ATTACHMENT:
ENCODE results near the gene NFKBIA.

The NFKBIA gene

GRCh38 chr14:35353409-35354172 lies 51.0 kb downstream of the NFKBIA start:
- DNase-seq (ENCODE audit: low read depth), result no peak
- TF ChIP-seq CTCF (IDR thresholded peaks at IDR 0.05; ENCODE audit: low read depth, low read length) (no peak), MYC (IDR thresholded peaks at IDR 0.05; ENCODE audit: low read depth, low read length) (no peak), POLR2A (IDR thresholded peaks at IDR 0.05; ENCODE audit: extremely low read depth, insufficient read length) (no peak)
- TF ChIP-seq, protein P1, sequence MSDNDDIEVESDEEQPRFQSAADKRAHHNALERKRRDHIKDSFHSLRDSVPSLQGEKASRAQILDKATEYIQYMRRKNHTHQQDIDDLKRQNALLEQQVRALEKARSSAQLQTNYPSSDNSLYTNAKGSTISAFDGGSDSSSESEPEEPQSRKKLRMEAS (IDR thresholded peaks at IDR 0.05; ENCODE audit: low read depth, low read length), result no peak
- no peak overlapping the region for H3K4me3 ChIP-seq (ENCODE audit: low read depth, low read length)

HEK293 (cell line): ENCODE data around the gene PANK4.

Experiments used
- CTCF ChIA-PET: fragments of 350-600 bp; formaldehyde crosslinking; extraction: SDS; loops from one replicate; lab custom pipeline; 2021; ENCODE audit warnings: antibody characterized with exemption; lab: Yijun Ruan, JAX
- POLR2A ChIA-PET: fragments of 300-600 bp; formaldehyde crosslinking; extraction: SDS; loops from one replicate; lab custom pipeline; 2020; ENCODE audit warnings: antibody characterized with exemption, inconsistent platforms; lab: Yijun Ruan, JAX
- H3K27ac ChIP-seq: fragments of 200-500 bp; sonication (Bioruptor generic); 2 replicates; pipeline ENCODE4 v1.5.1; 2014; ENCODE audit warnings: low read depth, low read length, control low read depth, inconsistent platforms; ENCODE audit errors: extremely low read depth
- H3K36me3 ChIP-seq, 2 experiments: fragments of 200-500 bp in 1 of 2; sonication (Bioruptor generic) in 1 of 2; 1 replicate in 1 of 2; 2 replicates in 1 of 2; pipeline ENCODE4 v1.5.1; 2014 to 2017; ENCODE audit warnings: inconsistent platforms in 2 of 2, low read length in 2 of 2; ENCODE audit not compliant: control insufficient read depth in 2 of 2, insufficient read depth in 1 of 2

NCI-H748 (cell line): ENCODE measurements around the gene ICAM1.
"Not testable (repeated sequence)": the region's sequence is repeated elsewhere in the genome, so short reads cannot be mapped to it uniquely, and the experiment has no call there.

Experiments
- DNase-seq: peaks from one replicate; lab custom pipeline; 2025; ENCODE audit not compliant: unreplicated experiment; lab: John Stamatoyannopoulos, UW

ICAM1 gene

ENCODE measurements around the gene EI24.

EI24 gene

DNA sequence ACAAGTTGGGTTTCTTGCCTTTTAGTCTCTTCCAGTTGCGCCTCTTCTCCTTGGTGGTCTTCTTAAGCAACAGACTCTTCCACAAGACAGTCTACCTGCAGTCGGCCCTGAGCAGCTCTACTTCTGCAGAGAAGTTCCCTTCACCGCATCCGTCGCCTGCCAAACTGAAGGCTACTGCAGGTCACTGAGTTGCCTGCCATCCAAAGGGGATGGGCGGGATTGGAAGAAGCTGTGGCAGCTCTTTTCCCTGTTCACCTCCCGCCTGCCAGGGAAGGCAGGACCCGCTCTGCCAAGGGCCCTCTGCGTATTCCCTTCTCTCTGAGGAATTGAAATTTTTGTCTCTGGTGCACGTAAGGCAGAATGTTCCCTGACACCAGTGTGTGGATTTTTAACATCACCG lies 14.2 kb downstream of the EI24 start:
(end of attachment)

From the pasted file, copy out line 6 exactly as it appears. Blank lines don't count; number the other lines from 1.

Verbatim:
- TF ChIP-seq, protein P1, sequence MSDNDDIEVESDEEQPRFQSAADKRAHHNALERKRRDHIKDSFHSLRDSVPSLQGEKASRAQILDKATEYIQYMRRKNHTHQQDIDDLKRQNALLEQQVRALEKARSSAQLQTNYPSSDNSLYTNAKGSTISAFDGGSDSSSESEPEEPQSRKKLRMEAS (IDR thresholded peaks at IDR 0.05; ENCODE audit: low read depth, low read length), result no peak